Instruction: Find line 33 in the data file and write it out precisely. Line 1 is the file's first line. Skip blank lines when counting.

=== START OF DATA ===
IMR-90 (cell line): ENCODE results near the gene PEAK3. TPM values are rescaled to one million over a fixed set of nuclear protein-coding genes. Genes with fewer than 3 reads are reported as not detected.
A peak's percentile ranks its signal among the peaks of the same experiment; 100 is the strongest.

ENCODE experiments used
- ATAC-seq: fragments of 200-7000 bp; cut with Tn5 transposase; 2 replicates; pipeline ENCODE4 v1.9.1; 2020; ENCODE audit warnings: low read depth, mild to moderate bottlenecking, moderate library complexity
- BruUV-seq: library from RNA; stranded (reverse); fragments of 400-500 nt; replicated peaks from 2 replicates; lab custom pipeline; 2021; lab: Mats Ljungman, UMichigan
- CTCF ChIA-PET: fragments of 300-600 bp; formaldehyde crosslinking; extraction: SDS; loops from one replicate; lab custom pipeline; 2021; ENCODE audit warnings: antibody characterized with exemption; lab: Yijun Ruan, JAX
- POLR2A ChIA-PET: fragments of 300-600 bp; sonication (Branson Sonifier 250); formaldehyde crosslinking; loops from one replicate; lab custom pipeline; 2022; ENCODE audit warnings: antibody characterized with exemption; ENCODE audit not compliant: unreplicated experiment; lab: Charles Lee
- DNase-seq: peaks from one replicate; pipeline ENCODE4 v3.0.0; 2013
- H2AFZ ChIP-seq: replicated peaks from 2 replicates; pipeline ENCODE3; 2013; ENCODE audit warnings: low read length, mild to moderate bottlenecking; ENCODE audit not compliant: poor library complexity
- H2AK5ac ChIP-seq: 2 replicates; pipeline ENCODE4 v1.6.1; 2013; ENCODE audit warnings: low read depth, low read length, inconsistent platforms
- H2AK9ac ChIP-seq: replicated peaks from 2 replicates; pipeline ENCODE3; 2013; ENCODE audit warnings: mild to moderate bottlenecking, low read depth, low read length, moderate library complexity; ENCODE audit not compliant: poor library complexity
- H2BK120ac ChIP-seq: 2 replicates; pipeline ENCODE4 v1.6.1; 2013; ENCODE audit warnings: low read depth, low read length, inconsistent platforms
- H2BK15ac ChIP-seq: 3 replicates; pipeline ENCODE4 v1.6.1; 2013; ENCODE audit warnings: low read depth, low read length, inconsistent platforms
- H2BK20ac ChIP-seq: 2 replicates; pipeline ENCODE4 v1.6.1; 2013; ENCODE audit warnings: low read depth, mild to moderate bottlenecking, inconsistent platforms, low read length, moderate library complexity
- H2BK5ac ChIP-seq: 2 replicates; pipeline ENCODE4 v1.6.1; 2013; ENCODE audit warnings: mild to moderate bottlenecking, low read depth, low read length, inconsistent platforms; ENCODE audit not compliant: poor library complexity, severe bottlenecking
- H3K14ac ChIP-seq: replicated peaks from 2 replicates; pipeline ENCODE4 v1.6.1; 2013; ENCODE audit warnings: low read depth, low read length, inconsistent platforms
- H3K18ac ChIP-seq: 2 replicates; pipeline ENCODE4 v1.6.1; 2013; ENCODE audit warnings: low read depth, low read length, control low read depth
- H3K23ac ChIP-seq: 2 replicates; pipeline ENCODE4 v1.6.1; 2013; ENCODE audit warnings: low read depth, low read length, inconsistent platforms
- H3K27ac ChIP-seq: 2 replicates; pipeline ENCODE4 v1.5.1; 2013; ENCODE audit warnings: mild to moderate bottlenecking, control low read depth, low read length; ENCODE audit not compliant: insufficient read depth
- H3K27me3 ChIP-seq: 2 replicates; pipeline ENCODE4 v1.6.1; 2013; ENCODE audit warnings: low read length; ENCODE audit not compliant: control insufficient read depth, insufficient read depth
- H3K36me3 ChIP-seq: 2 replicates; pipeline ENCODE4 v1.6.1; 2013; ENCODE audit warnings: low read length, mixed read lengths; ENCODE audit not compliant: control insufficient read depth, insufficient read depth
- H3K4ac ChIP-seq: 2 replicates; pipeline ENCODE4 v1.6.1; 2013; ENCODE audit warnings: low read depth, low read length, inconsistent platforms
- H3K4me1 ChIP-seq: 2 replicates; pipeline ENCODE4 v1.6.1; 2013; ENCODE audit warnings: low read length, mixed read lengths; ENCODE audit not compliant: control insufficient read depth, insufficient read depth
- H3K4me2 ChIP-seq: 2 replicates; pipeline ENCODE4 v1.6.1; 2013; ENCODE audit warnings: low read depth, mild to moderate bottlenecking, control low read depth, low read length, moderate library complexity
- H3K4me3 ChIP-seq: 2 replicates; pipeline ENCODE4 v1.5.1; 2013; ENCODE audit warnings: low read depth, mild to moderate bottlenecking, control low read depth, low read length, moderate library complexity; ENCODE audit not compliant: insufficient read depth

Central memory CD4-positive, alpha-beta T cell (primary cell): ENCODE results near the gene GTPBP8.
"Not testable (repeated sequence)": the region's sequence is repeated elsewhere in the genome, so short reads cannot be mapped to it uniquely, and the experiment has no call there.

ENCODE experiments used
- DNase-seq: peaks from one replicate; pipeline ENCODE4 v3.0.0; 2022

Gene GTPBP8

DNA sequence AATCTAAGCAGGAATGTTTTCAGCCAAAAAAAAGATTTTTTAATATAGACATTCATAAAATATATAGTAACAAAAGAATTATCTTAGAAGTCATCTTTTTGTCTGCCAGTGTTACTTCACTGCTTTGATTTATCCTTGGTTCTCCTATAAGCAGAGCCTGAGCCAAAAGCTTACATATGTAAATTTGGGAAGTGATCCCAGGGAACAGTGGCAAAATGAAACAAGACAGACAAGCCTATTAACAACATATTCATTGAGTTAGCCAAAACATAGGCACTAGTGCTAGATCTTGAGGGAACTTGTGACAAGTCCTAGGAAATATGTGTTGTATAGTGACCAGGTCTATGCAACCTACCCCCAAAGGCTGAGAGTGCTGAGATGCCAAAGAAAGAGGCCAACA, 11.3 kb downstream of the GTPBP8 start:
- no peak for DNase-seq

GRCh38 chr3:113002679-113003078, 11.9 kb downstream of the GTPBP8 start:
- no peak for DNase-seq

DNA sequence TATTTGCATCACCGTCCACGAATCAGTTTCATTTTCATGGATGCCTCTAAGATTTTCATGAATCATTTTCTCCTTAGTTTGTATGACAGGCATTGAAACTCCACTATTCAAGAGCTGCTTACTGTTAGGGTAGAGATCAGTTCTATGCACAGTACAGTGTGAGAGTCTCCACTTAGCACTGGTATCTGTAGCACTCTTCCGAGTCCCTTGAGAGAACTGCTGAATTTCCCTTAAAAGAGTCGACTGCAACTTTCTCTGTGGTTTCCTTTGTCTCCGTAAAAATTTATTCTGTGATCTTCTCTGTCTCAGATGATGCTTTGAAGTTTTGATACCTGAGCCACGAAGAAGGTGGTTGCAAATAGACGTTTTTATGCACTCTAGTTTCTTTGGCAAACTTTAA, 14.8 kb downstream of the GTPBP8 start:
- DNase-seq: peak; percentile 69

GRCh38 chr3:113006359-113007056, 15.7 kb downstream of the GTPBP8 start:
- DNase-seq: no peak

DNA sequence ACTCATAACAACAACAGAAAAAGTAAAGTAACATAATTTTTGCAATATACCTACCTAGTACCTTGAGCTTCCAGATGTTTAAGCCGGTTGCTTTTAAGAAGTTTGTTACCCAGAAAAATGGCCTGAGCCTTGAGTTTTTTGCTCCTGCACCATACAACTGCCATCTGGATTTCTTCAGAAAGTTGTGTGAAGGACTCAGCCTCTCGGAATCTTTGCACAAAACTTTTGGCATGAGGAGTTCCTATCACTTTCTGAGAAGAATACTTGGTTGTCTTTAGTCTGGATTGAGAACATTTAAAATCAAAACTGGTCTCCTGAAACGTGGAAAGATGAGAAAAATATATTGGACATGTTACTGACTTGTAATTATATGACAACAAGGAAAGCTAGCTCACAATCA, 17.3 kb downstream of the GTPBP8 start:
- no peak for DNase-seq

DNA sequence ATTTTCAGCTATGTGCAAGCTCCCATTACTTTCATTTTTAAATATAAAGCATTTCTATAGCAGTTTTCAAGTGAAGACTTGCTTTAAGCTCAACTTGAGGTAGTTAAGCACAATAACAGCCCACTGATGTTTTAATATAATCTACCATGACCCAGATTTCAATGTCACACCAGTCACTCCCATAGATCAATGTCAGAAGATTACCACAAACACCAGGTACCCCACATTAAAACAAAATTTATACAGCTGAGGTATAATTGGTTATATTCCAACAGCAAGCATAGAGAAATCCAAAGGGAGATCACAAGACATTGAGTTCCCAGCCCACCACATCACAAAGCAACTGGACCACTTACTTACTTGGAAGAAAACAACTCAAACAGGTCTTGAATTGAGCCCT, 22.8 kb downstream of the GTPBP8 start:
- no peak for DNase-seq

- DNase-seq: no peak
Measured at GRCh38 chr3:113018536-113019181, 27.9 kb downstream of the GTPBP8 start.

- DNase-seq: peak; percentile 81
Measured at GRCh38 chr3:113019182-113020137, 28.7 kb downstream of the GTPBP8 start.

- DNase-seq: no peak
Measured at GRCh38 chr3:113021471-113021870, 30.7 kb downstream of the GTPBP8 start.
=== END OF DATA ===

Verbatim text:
GRCh38 chr3:113002679-113003078, 11.9 kb downstream of the GTPBP8 start: